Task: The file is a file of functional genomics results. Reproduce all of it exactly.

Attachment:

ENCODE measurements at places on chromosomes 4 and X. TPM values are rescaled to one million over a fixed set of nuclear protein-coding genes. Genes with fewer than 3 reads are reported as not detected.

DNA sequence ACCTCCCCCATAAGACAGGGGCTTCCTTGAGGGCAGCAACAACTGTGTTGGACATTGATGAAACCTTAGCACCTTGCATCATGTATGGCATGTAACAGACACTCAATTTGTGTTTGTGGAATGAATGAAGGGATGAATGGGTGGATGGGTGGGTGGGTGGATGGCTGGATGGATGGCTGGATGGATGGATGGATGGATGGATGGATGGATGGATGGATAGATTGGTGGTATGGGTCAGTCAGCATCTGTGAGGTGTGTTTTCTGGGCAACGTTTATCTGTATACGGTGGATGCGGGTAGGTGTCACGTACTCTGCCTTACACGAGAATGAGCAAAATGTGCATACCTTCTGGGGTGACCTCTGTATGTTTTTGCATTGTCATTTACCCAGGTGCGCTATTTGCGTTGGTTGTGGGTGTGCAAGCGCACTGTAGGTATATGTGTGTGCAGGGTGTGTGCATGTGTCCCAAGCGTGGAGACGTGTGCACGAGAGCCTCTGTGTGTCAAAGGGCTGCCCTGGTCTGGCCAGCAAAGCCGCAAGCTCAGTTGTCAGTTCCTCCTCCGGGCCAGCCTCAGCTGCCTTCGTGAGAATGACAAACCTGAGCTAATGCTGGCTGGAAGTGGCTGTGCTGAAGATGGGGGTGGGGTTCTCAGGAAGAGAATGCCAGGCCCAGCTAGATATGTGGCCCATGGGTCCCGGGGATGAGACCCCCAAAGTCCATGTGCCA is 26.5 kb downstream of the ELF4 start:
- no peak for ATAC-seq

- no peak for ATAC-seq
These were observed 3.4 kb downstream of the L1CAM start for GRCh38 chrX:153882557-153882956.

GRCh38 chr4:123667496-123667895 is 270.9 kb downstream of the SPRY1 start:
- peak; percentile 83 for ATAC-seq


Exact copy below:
ENCODE measurements at places on chromosomes 4 and X. TPM values are rescaled to one million over a fixed set of nuclear protein-coding genes. Genes with fewer than 3 reads are reported as not detected.

DNA sequence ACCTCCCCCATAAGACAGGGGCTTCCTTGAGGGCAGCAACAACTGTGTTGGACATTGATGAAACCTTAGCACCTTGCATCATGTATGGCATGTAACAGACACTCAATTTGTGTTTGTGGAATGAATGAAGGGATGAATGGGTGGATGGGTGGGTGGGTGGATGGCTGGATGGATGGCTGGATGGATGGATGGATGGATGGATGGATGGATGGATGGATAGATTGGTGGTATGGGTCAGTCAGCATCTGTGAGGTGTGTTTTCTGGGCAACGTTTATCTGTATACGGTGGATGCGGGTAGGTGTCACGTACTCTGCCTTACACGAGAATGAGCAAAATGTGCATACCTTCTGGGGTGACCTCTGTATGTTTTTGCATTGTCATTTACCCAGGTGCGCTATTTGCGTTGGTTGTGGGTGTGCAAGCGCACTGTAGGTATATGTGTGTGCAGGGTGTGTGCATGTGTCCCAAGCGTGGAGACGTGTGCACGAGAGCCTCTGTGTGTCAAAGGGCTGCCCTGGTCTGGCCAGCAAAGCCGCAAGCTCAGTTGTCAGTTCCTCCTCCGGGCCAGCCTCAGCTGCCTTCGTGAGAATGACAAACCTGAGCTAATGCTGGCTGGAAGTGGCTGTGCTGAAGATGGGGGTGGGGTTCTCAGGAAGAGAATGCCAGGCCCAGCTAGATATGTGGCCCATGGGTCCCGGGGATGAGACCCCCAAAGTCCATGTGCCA is 26.5 kb downstream of the ELF4 start:
- no peak for ATAC-seq

- no peak for ATAC-seq
These were observed 3.4 kb downstream of the L1CAM start for GRCh38 chrX:153882557-153882956.

GRCh38 chr4:123667496-123667895 is 270.9 kb downstream of the SPRY1 start:
- peak; percentile 83 for ATAC-seq